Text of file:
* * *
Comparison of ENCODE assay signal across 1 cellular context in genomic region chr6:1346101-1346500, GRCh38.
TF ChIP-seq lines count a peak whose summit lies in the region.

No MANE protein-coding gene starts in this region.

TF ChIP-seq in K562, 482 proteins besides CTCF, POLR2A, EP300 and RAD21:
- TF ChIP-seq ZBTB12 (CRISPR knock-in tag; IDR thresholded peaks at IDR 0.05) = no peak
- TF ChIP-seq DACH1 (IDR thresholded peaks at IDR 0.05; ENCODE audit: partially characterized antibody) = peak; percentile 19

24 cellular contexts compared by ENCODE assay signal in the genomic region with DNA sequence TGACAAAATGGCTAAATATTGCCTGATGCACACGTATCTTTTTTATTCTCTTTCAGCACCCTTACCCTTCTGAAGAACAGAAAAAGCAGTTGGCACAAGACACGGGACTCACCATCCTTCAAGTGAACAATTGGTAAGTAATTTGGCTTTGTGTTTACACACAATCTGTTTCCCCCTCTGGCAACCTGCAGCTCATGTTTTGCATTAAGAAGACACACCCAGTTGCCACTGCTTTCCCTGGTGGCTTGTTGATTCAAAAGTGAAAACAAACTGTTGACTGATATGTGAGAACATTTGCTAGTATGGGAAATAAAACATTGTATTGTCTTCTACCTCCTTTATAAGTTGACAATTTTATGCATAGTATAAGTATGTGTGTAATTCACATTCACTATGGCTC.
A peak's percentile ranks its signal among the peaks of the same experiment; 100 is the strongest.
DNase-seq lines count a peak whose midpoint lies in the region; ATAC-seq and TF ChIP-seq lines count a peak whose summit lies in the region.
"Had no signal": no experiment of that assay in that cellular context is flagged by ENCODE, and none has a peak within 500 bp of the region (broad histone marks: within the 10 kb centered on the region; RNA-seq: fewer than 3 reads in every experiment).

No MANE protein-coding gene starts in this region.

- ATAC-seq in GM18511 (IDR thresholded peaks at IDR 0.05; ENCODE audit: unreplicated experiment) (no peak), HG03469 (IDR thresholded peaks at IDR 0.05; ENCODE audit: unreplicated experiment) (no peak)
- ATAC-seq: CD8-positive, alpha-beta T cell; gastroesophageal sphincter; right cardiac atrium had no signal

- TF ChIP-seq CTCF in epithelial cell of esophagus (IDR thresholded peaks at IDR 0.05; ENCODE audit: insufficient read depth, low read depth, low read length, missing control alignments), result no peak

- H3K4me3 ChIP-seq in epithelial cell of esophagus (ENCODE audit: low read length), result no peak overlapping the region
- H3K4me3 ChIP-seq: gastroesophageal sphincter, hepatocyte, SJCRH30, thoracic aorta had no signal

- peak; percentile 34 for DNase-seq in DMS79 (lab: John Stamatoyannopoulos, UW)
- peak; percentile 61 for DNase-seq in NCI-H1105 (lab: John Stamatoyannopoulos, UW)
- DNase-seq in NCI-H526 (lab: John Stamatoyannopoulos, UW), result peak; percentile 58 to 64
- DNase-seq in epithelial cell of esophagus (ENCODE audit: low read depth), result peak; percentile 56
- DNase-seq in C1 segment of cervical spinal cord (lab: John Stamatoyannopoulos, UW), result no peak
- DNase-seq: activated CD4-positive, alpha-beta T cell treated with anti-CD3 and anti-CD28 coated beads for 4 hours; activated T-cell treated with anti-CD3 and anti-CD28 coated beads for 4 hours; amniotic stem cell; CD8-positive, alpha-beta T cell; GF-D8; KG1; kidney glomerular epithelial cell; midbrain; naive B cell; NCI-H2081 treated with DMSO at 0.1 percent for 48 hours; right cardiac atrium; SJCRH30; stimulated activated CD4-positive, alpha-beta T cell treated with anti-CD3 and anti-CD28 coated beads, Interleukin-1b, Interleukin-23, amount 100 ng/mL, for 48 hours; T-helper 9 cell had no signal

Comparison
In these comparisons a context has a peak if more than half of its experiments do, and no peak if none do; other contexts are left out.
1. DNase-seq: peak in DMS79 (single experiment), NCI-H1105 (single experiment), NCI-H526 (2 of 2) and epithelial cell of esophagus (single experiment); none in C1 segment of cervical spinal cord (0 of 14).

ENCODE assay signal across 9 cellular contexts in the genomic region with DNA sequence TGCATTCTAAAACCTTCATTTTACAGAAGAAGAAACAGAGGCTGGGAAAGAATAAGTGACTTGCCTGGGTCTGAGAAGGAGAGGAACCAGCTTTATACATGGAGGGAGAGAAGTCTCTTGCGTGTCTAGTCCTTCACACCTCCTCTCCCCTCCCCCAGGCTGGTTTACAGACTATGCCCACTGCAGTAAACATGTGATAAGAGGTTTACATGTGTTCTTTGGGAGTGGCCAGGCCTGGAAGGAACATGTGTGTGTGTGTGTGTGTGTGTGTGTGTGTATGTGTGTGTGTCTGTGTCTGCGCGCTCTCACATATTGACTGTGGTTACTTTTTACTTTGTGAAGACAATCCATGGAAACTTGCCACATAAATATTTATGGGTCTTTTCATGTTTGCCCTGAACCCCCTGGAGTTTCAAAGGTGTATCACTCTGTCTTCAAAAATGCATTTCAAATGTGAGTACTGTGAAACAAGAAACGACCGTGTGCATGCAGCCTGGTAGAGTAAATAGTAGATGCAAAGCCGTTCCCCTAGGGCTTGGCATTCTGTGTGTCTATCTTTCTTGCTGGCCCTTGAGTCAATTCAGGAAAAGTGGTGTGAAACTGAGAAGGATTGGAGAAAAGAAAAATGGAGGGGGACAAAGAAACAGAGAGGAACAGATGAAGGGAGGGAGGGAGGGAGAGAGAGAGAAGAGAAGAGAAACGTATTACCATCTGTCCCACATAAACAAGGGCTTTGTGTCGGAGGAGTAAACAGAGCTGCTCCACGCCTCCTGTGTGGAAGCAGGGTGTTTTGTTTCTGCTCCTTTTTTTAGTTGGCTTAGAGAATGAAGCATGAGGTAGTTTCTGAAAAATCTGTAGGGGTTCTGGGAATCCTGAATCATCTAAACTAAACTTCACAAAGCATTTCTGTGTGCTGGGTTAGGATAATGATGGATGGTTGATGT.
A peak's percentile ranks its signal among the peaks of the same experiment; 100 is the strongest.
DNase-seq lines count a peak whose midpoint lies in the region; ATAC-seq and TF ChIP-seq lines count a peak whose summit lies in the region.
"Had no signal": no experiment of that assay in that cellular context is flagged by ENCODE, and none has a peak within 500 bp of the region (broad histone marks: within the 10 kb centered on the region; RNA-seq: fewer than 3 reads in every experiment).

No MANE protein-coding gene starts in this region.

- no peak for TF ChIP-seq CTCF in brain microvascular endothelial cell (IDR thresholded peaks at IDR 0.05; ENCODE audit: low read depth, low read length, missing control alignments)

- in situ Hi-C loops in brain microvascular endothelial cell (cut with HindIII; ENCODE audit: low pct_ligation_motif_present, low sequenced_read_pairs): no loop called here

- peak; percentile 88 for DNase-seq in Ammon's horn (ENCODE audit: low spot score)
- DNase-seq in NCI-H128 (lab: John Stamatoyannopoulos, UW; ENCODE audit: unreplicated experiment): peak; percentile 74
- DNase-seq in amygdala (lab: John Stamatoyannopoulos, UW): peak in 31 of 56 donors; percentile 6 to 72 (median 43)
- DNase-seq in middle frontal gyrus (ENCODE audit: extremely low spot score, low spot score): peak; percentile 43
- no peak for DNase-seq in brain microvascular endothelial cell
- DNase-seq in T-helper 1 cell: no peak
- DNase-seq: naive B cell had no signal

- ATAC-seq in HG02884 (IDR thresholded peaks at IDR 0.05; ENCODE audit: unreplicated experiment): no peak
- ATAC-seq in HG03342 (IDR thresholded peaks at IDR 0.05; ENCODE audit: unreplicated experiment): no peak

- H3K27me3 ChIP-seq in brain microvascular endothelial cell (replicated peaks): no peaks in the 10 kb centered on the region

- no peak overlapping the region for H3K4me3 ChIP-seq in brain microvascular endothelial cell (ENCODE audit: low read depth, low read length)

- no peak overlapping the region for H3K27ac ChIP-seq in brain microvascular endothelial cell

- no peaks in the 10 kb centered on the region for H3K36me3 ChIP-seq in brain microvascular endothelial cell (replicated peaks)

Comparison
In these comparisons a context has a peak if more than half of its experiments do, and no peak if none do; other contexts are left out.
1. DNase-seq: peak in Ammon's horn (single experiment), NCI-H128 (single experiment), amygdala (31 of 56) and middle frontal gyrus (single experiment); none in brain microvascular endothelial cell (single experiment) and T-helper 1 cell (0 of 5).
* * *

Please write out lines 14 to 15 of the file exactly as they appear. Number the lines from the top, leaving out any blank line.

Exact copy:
- TF ChIP-seq CTCF in epithelial cell of esophagus (IDR thresholded peaks at IDR 0.05; ENCODE audit: insufficient read depth, low read depth, low read length, missing control alignments), result no peak

- H3K4me3 ChIP-seq in epithelial cell of esophagus (ENCODE audit: low read length), result no peak overlapping the region